This Is Why You Have A Headache
I remember a time when washing your hands didn’t take three hours and you could touch your face in peace.
And I’ve been thinking a lot about the stress that this constant stream of bad news is causing us, and how it’s manifesting in our physical health. American physician Dr. Brian Cole said, “Stress can manifest in different ways throughout the body, but routinely it can cause headaches and migraines. In fact, people who suffer from severe headaches are three times more likely to report anxiety than those without.” One theory as to the cause of stress headaches is muscle tension: the muscles in our body tense up when they sense any kind of perceived danger, even when it’s fabricated in our mind, as a way of safeguarding itself against injury or pain. Therefore, chronic stress causes the muscles in the body to be in a more-or-less constant state of guardedness and thus cause tension-type headaches.
The trouble is, most of us don’t actually know that we’re chronically stressed and are therefore confused as to why, at 27 year’s old, we’re plagued with headaches and lower back pain and a weird feeling in our stomach most days. We’ve convinced ourselves that living in a permanent state of worry about the future is par for the course – which makes sense when you consider that roughly twenty-five of our formative years have involved a major recession, countless terrorist attacks, tangibly worsening inequality, devastating climate emergencies and mass incompetence by nearly all global leaders during a global pandemic.
Where am I going with this? Meditation! I know you’re sick of people telling you to meditate (don’t worry I don’t do it either), but this is an instance in which a technique like meditation has been scientifically proven to work. Not only does meditation significantly relax muscles and increase blood flow around the body, but it can also help to address symptoms of anxiety that aren’t muscle-related, like indigestion, dizziness and nausea. Dr Cole explains, “These symptoms originate in a part of the brain called the amygdala, which coordinates our fight-or-flight response. When activated, the amygdala starts a chain reaction within the brain: it tells the hypothalamus to release something called the corticotropin-releasing hormone (CRH), which then triggers the pituitary gland to release the adrenocorticotropic hormone (ACTH). ACTH then enters the bloodstream where it prompts adrenal glands to release our stress hormone, cortisol.”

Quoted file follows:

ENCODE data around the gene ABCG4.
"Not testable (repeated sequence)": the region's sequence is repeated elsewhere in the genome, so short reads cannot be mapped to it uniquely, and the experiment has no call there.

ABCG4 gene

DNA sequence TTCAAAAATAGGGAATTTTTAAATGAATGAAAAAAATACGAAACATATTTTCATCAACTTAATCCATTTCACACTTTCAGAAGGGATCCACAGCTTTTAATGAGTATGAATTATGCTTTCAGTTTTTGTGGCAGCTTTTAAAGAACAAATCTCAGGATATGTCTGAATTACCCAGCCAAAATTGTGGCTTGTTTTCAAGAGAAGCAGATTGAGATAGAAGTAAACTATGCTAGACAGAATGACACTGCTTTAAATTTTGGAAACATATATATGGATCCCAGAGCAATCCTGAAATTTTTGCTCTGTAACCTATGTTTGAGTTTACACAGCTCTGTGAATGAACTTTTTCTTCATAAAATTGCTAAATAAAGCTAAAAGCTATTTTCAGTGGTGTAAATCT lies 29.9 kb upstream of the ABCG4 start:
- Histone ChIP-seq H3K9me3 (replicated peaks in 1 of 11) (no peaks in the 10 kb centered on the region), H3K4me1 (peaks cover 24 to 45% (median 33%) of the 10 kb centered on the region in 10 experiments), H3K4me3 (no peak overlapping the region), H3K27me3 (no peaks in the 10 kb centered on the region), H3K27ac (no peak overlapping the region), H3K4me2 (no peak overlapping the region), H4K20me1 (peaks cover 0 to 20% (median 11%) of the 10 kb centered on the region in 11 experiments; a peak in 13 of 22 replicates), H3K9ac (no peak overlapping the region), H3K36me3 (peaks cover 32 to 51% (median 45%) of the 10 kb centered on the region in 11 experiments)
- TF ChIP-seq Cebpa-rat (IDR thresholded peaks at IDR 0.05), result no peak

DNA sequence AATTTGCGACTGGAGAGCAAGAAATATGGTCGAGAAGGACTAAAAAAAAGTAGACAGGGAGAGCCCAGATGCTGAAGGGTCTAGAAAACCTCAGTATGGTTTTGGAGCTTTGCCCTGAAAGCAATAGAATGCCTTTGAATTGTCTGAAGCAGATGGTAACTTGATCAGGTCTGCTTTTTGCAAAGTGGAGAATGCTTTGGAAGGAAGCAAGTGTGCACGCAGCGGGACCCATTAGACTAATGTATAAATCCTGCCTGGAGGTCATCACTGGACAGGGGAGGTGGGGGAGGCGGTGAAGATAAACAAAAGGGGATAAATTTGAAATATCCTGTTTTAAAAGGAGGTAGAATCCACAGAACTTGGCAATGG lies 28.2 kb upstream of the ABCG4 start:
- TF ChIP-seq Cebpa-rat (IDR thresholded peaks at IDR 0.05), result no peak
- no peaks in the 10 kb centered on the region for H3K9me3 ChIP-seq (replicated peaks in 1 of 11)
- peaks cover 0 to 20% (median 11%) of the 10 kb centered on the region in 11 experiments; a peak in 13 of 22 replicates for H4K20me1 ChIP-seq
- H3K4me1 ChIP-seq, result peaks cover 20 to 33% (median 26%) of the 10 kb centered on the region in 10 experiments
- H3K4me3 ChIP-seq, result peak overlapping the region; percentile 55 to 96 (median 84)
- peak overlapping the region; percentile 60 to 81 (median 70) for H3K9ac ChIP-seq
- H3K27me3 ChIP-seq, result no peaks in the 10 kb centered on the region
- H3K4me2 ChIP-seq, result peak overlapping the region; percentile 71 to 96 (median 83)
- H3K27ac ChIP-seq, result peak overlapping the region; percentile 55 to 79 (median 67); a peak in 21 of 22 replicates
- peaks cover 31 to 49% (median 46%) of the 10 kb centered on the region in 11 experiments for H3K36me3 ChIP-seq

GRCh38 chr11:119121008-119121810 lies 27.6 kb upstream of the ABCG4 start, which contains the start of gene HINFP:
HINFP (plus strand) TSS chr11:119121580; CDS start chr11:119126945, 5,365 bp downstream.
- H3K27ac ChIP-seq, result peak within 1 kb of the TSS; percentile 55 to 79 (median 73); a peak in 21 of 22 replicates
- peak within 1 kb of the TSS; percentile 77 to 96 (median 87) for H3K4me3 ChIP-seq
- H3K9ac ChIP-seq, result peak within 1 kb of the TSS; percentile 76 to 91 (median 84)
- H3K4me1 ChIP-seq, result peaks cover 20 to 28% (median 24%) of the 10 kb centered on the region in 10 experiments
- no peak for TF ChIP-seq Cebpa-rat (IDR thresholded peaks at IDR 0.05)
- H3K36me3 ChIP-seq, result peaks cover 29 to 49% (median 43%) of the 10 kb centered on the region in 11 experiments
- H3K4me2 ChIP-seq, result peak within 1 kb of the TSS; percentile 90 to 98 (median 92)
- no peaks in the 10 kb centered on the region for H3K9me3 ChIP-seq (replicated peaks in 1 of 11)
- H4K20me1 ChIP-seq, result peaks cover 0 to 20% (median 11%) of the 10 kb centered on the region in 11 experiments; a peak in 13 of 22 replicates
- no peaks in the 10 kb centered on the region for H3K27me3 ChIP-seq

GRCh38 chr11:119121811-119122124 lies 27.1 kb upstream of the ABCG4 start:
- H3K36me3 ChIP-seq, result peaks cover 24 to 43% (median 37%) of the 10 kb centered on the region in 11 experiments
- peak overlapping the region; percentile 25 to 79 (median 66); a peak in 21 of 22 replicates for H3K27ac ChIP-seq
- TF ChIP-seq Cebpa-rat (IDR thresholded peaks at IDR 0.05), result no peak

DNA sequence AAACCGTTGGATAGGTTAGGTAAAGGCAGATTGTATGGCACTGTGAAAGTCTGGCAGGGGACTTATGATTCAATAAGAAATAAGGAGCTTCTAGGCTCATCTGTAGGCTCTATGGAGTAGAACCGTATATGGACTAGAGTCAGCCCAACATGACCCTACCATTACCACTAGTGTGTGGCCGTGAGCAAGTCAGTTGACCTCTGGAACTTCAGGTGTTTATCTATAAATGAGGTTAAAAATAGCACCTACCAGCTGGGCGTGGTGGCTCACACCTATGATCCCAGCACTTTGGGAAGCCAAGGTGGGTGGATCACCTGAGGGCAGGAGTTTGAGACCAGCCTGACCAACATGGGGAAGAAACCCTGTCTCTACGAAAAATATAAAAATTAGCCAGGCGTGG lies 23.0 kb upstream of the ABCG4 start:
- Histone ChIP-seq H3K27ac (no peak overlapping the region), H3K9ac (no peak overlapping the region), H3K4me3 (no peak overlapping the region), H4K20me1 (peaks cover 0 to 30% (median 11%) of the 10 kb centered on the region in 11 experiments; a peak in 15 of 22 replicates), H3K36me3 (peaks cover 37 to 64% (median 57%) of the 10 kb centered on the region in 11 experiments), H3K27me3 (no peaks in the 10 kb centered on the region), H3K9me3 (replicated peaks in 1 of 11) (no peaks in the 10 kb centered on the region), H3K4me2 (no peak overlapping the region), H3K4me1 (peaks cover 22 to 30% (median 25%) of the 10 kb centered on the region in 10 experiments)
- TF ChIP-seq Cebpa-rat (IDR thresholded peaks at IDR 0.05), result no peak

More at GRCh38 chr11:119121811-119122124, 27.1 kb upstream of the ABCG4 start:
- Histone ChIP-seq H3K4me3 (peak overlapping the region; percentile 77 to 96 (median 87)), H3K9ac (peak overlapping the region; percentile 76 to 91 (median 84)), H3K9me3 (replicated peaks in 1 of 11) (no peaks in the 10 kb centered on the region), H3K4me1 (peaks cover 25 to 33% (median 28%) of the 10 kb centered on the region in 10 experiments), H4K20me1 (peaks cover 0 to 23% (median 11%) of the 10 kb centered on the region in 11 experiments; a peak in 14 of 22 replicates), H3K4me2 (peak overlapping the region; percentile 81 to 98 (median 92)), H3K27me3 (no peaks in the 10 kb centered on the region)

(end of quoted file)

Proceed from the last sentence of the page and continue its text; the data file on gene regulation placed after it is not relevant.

Which brings me back to old mate meditation. Harvard neuroscientist, Sara Lazar, tested the benefits of meditation using brain scans and found that almost all mindfulness techniques, when done diligently, can actually re-wire the brain in as little as eight weeks: “After an eight-week period we found differences in brain volume in five different regions of the brain, including a reduction in the size of the amygdala.“ So the fight-or-flight part of the brain which is responsible for anxiety, fear and stress in general literally shrunk in patients who meditated! “We also found thickening in places like the left hippocampus, which assists in learning, cognition, memory and emotional regulation, as well as the temporo parietal junction, which is associated with perspective-taking, empathy and compassion.”
Lazar concluded, “It’s well-documented that our cortex (associated with memory and decision making) shrinks as we get older – it’s harder to figure things out and remember things. But in this one region of the prefrontal cortex, 50-year-old meditators had the same amount of gray matter as 25-year-olds.“ That’s kind of amazing.
So if – after being bombarded with all that science – you now feel compelled to create some mindfulness of your own, you might enjoy the Headspace app, which make the concept of meditation far less intimidating than you’d expect. Or you could simply try connecting with your breath the next time you find yourself standing at the sink, lathering soap between your fingers and palms, wondering if you should start a Tik Tok. (The answer is no).